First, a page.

Sidmouth Science Festival offers something for everyone
PUBLISHED: 12:00 17 September 2018
Free talks, walks, workshops and entertainment during Sidmouth’s seventh Science Festival
There is a chance to learn more about fossils, stars, weather, the sea and the workings of your own brain, during the Sidmouth Science Festival which begins on Friday, October 5 and runs until October 14.
It includes hands-on workshops, talks and activities, indoors and out, for all ages and abilities; and most of them are free.
They cover art, heritage and health, as well as technology, geology and the natural environment.
This year’s speakers include scientists well-known from their TV and radio appearances, such as Professor Iain Stewart (BBC TV; Rise of the Continents, Volcano Live) and Robin Ince (The Infinite Monkey Cage, Radio 4).
The programme of activities ranges from geology walks and launching weather balloons to racing a jet car and catching bats, and they take place at venues around Sidmouth including the Norman Lockyer Observatory.
The entertainment includes a science-based magic show and a performance involving dance, film and a light installation, which explores how the mind works and what can go wrong.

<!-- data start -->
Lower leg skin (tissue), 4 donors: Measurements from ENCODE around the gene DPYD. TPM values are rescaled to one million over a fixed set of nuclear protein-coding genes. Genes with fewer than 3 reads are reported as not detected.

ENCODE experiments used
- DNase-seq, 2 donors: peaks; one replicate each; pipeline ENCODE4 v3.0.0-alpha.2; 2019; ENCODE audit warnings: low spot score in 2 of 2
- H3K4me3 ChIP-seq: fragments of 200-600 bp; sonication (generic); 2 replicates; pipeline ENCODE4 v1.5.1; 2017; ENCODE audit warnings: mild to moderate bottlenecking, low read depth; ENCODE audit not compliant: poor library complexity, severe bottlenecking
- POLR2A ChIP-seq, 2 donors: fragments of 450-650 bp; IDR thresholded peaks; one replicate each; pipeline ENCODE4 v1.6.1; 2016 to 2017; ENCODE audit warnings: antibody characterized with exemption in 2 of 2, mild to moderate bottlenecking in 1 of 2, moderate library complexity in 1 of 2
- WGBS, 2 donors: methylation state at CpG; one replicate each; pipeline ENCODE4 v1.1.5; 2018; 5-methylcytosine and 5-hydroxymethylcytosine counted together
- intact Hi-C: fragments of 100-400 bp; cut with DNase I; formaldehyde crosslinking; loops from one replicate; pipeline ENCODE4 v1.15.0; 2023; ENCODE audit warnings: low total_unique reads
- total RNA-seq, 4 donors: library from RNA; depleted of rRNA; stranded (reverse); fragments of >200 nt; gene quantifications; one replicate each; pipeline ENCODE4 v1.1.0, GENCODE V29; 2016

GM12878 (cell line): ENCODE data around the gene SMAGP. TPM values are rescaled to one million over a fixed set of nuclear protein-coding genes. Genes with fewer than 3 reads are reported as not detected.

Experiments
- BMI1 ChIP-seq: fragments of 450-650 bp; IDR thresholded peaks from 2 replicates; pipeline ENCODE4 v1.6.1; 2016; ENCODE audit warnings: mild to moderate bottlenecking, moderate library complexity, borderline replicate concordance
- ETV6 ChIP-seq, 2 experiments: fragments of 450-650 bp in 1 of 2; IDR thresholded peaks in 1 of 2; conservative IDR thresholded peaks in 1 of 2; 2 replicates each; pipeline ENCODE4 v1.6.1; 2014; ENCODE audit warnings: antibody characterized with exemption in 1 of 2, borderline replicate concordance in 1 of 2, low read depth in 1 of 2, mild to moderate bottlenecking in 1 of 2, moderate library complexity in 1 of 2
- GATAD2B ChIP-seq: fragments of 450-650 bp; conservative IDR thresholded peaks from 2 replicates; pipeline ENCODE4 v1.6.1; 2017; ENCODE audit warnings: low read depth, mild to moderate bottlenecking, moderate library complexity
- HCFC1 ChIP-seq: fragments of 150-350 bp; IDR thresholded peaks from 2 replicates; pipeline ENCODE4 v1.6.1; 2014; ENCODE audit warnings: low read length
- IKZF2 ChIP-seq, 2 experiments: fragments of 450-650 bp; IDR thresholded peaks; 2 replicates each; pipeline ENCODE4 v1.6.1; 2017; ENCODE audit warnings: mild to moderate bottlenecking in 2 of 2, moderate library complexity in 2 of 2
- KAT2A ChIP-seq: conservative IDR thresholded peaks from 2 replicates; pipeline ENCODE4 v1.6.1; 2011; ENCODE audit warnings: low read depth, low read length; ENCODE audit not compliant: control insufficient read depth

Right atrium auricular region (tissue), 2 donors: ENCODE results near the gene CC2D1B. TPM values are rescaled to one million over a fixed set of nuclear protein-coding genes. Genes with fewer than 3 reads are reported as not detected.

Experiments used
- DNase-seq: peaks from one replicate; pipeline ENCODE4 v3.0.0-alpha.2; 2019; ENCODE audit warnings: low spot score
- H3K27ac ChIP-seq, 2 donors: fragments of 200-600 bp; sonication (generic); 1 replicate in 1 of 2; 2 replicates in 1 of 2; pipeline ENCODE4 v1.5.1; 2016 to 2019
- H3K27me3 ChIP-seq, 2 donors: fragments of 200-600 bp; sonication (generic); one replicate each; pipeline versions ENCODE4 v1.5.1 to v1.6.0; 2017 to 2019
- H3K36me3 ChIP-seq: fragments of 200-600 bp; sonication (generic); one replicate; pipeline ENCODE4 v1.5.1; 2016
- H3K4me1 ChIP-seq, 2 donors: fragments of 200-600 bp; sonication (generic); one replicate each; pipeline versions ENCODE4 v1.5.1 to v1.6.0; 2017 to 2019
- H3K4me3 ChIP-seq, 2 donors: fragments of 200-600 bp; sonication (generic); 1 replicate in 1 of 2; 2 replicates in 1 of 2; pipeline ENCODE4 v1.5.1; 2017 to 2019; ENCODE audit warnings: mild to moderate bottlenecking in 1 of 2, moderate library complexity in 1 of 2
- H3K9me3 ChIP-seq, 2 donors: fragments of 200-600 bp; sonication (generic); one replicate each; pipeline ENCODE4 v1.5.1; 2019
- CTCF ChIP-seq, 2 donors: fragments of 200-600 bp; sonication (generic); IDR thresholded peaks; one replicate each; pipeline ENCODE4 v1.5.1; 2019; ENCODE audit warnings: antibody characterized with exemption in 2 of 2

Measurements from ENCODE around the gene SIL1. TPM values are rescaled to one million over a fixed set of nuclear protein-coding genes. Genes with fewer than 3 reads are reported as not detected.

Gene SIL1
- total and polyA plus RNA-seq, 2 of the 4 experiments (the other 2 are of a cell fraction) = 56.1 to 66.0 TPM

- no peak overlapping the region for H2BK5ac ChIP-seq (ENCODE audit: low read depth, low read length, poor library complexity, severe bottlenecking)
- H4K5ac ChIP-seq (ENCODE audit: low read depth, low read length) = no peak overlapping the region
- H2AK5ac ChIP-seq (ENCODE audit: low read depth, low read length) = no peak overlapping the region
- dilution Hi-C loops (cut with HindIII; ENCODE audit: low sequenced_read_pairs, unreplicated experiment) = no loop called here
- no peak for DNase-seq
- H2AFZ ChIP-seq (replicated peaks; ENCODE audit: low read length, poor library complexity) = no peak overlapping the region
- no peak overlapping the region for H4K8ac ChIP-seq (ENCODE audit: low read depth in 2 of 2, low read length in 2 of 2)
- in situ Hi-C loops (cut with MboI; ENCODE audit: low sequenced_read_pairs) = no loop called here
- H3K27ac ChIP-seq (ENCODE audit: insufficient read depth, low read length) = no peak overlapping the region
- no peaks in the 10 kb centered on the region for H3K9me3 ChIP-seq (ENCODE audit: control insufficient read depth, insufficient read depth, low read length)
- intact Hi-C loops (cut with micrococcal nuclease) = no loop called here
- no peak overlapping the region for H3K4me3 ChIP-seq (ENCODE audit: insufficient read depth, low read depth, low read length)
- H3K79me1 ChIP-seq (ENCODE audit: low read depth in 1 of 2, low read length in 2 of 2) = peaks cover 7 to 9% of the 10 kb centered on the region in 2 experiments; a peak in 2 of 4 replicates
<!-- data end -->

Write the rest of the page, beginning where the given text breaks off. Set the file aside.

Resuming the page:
Young people are very much involved, with workshops taking place in primary and secondary schools, designed to engage and inspire pupils. There are also plenty of family-friendly activities throughout the programme.
Super Science Saturday, on October 13, sees free hands-on activities for all ages at various venues around Sidmouth.
The festival is now in its seventh year and is run by a team of volunteers including retired professionals from academia, teaching, business, healthcare and engineering.
Since it was started in 2012 it has grown from a weekend event to a much bigger festival.
One of the organisers, Liz Bramley, said: “We wanted to make it a community festival as well, so we have events at the library, the observatory and other places. The Sid Vale Association and the Sidmouth Arts Society are involved too.
“People are very positive, there is a lot of interest in it. We are immersed in science, it’s everywhere around us.”
Last year’s festival attracted the largest number of people so far, with 4,400 attending the various events and more coming from outside Sidmouth than in previous years.
For a full programme of events, visit www.sidmouthsciencefestival.org
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